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Oscar Ore
Oscar Ore

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React Mock Interview

Interviews are always a nerve-wracking thing to do! You spend hours upon hours studying Data Structures and Algorithms, Youtube top programming interview questions and answers, and think of all of the possible questions the interviewer can ask you.

Thanks to Flatiron School, I was able to prepare for a mock interview to go through these same trials and tribulations as my peers. I am writing this blog post to encourage my fellow aspiring software developers to take every interview opportunity that you can, because just like programming, practice makes perfect. Here is how my mock interview went.

1) The Meet - n - Greet
During the first 10-15 minutes of my mock interview, I introduced myself to my interviewer and told him my story of becoming a software developer. This was a key point for me in my interview process because I can demonstrate my soft skills and how my previous work experience as a sales rep in the tech world can benefit my transition to a developer position. Focus on your strong points, and really show your passion for software development and eagerness to learn. In other words, SELL YOURSELF!

2) Technical Q&A

During the technical Q&A portion of my interview, I was asked a handful of React questions. Here were some of the questions that I was asked:

  • What is React?

  • What are the differences between functional and class components?

  • What is the virtual DOM? How does react use the virtual DOM to render what the user sees?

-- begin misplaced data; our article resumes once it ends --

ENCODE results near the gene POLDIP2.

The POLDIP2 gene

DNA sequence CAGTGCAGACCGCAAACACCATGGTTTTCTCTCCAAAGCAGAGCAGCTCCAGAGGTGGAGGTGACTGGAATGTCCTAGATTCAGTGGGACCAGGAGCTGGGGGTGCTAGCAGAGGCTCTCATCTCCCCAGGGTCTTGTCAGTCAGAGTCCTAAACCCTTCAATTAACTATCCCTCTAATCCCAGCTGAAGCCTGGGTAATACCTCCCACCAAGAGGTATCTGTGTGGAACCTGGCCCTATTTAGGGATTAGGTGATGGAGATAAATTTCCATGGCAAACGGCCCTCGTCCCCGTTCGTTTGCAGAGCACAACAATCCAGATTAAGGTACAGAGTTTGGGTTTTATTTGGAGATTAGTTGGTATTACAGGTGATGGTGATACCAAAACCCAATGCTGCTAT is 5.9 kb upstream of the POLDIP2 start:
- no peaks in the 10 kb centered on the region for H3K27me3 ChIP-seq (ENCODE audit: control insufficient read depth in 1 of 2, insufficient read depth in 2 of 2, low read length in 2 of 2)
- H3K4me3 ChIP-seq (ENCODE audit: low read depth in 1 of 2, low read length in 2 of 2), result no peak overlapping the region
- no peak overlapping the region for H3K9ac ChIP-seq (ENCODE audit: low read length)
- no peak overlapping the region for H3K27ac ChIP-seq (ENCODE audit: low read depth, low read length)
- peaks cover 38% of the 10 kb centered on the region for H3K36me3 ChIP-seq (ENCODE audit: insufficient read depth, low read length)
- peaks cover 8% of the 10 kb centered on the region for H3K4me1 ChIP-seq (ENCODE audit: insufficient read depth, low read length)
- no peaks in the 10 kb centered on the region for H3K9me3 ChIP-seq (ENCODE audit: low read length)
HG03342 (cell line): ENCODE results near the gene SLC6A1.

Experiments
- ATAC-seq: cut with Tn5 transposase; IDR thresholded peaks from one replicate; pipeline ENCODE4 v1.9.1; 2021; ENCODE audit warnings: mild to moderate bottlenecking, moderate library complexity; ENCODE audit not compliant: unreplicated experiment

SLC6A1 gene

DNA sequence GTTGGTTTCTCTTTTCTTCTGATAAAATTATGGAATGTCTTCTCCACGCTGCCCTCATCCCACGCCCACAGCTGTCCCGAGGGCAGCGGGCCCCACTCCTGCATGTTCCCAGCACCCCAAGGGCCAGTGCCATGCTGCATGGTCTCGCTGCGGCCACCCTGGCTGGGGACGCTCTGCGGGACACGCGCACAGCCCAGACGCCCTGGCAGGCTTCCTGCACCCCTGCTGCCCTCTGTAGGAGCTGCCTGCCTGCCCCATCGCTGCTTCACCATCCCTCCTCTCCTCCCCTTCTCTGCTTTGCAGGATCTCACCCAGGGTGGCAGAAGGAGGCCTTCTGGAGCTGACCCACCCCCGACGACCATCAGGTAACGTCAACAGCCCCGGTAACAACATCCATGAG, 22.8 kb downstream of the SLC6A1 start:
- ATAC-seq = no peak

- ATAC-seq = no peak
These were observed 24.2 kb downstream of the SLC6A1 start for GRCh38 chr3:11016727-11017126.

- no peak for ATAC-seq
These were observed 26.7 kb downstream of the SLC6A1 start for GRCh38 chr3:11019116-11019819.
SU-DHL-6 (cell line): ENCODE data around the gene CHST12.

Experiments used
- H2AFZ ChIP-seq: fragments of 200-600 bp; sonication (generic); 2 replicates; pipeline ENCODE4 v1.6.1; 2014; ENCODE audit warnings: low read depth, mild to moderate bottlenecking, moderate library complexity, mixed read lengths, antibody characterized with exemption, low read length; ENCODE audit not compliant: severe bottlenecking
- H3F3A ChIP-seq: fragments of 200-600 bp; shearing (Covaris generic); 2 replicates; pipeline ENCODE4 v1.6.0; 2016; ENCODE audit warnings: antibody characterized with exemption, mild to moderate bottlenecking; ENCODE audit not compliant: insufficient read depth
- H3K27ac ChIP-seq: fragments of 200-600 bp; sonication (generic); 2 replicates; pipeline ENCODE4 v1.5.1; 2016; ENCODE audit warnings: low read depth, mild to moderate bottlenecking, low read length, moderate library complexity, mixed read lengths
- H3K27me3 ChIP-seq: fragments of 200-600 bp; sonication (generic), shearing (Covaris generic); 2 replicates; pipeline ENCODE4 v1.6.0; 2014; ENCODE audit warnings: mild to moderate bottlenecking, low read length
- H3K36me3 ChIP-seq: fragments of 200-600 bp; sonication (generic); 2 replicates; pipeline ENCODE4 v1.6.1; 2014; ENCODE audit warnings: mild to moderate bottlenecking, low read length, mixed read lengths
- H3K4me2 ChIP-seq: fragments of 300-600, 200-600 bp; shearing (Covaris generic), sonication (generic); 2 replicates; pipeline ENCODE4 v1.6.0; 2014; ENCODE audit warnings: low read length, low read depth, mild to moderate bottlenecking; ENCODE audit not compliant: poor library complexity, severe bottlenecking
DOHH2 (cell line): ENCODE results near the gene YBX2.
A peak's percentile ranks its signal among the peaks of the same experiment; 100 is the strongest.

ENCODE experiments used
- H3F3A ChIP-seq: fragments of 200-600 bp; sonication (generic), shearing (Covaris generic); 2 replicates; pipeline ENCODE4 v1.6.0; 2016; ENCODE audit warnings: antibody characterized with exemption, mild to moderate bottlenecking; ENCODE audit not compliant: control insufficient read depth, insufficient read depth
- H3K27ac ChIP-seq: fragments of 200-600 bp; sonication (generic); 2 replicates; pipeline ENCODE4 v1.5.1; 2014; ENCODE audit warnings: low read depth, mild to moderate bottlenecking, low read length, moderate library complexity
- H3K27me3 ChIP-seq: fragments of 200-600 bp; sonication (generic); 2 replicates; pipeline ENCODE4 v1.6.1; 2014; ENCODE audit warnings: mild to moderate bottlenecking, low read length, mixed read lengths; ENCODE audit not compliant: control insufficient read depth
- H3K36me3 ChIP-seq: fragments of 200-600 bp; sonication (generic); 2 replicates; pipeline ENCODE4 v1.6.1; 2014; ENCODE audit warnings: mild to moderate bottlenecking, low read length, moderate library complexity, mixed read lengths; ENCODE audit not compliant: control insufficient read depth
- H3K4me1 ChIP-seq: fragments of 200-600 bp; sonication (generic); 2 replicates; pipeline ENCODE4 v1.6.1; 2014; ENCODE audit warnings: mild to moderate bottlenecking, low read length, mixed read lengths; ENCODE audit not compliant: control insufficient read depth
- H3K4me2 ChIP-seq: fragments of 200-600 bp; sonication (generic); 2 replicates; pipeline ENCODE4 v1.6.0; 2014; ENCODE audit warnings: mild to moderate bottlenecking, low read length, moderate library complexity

• Explain React state and props.

  • What is prop drilling in React?

Make sure that your answers are clear and straight to the point. The interviewer told me the worst thing a candidate can do is ramble on about a topic that does not relate to the questions at hand. Simply say, " I do not know the answer to the question". Now here is where you can differentiate yourself: don't be afraid to ask questions! These are the times that interviewers want to know how you think.

3) Live Coding

My live coding challenge was to build the following:
Build a React Component that displays the given data
with the functionality of sorting that data and adding rows.

import "./styles.css";
import Row from "./row";
import React, { useState } from "react";

// Build a React Component that displays the given data
// with the functionality of sorting that data and adding rows.

const DATA = [
  { id: 0, name: "John", email: "john@gmail.com" },
  { id: 1, name: "Jane", email: "jane@gmail.com" },
  { id: 2, name: "Joe", email: "joe@gmail.com" }
];

export default function App() {
  const [name, SetName] = useState("");
  const [users, SetUsers] = useState(DATA);

  const handleChange = (event) => {
    SetName(event.target.value);
  };

  const handleSubmit = (event) => {
    const newUser = {
      id: users.length,
      name: name,
      email: `${name}@gmail.com`
    };
    SetUsers([...users, newUser]);
  };


  return (
    <div className="App">
      {users.map((user) => (
        <Row key={user.id} name={user.name} email={user.email} />
      ))}
      <input type="text" value={name} onChange={handleChange} />
      <button onClick={handleSubmit}> Push Here! </button>
    </div>
  );
}
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Now, here is what my row.js folder looks like:

import React from "react";

function Row(props) {
  return (
    <h1>
      {props.name}, {props.email}
    </h1>
  );
}

export default Row;
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All the user has to do is enter their name, and that would autogenerate a gmail account for the user. This is taken care of by the handleSubmit method above. After time was up, my instructor encouraged me to add on the ability to edit and delete users as well.

Stay tuned for more!

Happy Coding!

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